That afternoon the Judge and Judy drove Anne home.
“It seems just like a dream,” said Anne, as they came in sight of the little gray house, with Belinda chasing butterflies through the clover, and Becky Sharp on the lookout in the plumtree. “It seems just like a dream—the good times and all, since Friday, Judy.”
“A good dream or a bad dream, Annekins?” asked Judy.
“Oh, a good one, a lovely dream, and you are the Princess in it, Judy,” said the adoring Anne.
“Well, you are the good little fairy godmother,” said Judy. “Isn’t she good, grandfather?”
“Oh, I am not,” said Anne, greatly embarrassed at this overwhelming praise, “I am not—”
“I never could have changed my hair,” affirmed Judy.
“What’s that?” asked the Judge.
“Oh, a little secret,” said Judy, smiling. “Shall I tell him, Anne?”
“No, indeed,” Anne got very red, “no, indeed, Judy Jameson.”
There was a little pause, and then the Judge said:
“I am sorry the picnic was such a failure.”
“Oh, but it wasn’t,” cried Judy, “it wasn’t a failure.”
Anne and the Judge stared at her. “Did you enjoy it, Judy?” they asked in one breath.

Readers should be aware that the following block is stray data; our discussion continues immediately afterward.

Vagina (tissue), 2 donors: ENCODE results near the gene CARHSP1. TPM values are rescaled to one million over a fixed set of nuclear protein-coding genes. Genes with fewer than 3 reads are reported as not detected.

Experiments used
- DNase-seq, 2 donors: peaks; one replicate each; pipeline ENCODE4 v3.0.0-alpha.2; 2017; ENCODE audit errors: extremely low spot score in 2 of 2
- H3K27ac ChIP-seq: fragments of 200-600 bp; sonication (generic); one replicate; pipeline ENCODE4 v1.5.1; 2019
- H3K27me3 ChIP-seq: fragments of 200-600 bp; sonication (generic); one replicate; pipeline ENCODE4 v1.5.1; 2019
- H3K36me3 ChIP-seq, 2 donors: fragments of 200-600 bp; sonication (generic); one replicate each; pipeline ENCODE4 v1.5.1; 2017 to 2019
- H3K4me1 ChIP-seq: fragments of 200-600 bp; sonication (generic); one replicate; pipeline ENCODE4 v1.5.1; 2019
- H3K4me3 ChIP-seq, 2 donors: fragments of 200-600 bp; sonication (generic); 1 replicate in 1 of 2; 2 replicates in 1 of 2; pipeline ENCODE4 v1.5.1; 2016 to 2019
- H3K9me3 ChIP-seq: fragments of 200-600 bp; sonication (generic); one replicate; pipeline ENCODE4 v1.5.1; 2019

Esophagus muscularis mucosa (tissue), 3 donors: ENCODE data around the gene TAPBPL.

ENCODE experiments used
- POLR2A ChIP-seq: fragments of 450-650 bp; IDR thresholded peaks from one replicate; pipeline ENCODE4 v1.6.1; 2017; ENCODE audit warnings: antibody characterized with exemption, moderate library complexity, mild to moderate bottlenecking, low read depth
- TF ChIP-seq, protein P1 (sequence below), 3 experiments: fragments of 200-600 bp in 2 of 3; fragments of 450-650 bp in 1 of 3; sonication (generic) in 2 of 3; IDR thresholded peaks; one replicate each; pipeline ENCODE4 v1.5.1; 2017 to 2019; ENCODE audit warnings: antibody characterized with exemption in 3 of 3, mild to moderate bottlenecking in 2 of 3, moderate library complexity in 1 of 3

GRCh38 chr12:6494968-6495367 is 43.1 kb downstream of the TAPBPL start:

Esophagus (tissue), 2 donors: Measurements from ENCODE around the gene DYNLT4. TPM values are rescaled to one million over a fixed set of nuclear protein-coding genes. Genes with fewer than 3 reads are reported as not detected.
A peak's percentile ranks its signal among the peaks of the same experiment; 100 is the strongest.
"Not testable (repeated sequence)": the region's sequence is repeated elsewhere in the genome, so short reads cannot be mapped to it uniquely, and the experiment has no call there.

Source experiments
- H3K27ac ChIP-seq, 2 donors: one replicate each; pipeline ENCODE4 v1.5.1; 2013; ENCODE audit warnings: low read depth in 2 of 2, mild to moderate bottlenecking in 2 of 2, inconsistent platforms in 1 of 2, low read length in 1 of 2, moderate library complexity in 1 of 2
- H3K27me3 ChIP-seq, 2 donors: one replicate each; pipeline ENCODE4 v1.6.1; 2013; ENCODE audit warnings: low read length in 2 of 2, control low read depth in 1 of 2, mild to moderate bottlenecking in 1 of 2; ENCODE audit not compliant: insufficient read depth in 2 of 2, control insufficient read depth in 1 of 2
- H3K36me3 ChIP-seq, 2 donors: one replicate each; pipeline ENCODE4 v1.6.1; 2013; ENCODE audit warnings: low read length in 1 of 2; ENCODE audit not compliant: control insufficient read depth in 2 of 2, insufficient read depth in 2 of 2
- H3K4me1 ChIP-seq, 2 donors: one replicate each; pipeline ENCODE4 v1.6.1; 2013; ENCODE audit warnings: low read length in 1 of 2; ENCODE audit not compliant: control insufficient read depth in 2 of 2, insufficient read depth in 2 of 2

“Of course I did,” said the calm young lady.
“But the rain,” said the Judge.
“That was exciting.”
“And your fainting—” said Anne.
“Just an episode,” said Judy, wafting it away with a flirt of her finger-tips.
“And Amelia, and Nannie, and Tommy, did you like them?” asked Anne.
“Oh, Amelia is funny, and Nannie is clever, and Tommy is a curiosity. Oh, yes, I liked them,” summed up Judy.
Judy smiled an inscrutable smile, as she pulled her hat low over her sparkling eyes.
“He’s bossy,” she began, slowly, “and we are sure to quarrel if we see much of each other—but he is interesting—and I think I shall like him, Anne.”
And then Belinda and Becky discovered them, and made for their beloved mistress, and conversation on the picnic or any other topic was at an end.
A BLUE MONDAY
There was a noisy scrambling in the vines outside of Anne’s window early on Monday morning, and the little maid opened her eyes to see Belinda’s white head peeping over the sill, and Belinda’s white paws holding on like grim death to the ledge.
“You darling,” cried Anne, sitting up, “come here,” and Belinda with a plaintive mew made one last effort, pulled herself into the room, and flew to her mistress’ arms.
“Where’s Becky?” asked Anne, wondering why the tame crow did not follow, for in spite of their constant feuds, the two pets were inseparable.
Belinda blinked sagely, while from a shadowy corner of the room came a sepulchral croak.
“Are you there, Becky?” called Anne, peering into the darkness, and with a flap and a flutter, Becky swooped from the top of the bookcase, where she had been perched for a half-hour, waiting for Anne to wake.